Q: Photography equals learning. Can you tell us how and where do you learn?
A: Much of my learning has been done through books, online tutorials, discussions with friends and good old-fashioned trial & error. Last summer, however, I took my first photography course online through ClickinMoms. And in January, I had a powerful mentorship with Roxanne Bryant that fundamentally transformed how I understand and work with color. Next month, I will take an online workshop with Deb Schwedhelm – to build on the incredible mentorship she has provided informally over the years – and later in the year, I hope to take another online workshop with Summer Murdock. I strongly believe in taking time out to learn. I also believe in seeking out mentors. Showing your work to a master is a truly humbling experience and not for the faint of heart. But hearing their unbiased view of your work, their specific instruction on how to improve it and allowing them to help you view your own images with more objectivity can be the most valuable learning you will ever do.
Q: What is your biggest challenge when photographing?
A: I often photograph small children who move quickly and unpredictably, so getting my camera settings adjusted before their mood or activity changes can be quite challenging. Photography, like parenthood, teaches one to not only adapt to chaos, but to embrace it.
Q: What has been your biggest accomplishment as a photographer?
A: Winning this competition – such a thrill!
Q: How important for every photographer is to participate in quality photography contests?
A: I think it is very important to periodically go through your entire body of work and evaluate it. To see your growth as an artist, where your strengths and weaknesses lie, which images are your strongest, what common threads or themes emerge – all of this is so valuable. Quality photography contests are a great motivation to do this sort of assessment and submitting to one can be an outward symbol of pride in the good work you have done – not to mention it is so exciting!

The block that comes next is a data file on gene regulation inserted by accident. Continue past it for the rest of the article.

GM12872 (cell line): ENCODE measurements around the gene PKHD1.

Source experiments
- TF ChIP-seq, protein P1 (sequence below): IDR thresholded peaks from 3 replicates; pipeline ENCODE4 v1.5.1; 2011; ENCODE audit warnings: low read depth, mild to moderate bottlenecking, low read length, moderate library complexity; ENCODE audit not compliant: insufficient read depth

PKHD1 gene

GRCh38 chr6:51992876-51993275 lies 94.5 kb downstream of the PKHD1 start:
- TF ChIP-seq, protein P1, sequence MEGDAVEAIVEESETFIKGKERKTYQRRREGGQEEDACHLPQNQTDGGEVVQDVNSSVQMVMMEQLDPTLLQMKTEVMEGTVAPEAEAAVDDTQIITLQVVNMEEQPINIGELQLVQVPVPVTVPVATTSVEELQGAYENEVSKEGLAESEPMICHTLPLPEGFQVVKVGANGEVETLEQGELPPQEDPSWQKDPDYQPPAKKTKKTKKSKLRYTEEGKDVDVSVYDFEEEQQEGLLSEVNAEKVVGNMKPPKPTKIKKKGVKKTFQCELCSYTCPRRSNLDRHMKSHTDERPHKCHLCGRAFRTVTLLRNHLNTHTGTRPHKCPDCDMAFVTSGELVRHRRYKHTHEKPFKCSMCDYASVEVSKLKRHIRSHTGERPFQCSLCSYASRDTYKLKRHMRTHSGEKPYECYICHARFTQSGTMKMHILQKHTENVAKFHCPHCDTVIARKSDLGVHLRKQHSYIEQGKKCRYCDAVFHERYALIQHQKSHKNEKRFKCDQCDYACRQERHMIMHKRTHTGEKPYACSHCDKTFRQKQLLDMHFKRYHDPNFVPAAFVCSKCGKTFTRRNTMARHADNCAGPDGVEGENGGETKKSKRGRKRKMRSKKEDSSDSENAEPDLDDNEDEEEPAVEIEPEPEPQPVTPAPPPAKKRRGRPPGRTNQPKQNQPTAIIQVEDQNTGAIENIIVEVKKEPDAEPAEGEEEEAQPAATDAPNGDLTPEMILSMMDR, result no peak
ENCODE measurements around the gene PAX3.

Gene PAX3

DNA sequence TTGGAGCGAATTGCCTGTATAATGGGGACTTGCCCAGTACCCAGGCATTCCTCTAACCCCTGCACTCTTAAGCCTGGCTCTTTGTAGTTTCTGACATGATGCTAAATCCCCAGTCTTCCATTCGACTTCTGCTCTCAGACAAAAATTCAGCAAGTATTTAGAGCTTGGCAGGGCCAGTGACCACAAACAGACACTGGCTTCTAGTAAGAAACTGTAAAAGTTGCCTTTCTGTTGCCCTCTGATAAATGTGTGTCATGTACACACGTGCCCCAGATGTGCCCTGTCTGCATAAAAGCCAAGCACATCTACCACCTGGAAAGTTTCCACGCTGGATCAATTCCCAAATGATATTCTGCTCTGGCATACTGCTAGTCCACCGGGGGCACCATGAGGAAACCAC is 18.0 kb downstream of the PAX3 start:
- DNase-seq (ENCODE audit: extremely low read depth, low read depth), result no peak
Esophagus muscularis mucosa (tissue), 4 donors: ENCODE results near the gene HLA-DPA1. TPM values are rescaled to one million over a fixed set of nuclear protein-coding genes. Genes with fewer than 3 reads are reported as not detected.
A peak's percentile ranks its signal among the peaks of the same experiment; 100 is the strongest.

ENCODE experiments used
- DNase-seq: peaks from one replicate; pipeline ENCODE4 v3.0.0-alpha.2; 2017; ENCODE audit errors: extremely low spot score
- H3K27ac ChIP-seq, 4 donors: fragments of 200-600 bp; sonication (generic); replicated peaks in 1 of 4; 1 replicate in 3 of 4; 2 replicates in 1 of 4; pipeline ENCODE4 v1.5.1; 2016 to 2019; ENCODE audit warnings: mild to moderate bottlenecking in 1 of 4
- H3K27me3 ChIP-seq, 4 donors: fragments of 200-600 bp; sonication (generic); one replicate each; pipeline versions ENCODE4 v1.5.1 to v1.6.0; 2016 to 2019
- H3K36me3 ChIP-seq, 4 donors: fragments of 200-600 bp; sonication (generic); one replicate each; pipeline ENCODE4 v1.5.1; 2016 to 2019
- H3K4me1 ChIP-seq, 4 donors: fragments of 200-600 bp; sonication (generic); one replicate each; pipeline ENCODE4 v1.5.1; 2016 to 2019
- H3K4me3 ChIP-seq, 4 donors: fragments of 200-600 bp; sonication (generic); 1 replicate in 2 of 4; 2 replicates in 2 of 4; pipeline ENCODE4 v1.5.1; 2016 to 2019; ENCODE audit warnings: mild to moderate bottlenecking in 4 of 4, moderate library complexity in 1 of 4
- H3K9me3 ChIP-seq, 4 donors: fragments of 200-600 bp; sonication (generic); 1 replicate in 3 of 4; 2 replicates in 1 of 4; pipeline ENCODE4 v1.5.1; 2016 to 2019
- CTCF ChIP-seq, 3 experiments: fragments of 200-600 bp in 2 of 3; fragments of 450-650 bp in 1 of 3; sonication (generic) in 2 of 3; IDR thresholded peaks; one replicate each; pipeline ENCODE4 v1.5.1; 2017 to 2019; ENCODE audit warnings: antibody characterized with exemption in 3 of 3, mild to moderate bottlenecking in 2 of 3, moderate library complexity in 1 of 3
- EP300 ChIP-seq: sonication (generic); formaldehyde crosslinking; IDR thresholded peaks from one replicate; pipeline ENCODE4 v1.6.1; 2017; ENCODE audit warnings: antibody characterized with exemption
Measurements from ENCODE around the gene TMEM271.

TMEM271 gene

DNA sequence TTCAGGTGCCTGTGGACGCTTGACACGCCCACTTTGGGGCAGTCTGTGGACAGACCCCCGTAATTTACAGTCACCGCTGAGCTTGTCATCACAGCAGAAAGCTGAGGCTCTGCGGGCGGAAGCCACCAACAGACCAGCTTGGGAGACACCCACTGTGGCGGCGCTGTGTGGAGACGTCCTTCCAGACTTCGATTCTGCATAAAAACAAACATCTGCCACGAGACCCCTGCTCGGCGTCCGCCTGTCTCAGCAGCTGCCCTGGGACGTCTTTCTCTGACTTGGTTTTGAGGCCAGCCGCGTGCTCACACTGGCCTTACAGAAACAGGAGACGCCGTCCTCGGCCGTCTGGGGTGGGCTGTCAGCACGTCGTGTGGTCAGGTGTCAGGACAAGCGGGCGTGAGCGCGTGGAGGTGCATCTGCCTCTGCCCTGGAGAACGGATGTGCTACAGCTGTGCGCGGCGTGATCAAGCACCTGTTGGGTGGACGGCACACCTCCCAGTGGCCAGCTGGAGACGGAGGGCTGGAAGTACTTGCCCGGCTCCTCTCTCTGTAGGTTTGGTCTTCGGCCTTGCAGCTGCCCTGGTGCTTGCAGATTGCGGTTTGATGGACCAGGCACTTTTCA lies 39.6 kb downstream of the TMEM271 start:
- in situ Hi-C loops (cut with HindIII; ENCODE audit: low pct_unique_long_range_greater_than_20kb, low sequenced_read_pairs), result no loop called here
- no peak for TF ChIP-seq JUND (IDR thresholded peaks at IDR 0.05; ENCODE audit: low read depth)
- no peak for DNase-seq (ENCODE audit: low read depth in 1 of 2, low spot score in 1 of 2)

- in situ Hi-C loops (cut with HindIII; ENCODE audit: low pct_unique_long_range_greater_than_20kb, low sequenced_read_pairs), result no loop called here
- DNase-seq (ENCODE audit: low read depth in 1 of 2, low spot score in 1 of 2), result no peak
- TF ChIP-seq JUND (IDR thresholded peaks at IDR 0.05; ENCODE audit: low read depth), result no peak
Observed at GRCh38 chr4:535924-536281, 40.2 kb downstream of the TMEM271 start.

Q: What is your message to other photographers?
A: In the last four years, I have been fortunate to have the support of so many talented, thoughtful people. Two types of supporters have been essential: mentors and champions. My mentors exposed my weaknesses, taught me new skills, tore down my creative boundaries and helped me honestly evaluate my photographs – all with wisdom, kindness and true care. My champions, dear friends Marisa and Allie, instinctively grasp the nuances of my photographs, enthusiastically share how it impacts them, fiercely support my style and lift my spirits when I’m in a rut. Together, the roles these women play allow me to make meaningful changes to my creative process while staying confident in my own way of seeing the world. My message is to find these supporting characters in your own story – let the mentors push you out of your comfort zone as the champions cheer you on. And, look for the opportunity to play these supporting roles for others. Your kind word or constructive comment could steady the course of a new artist’s journey – giving them the tools or confidence they need to share their heart more completely.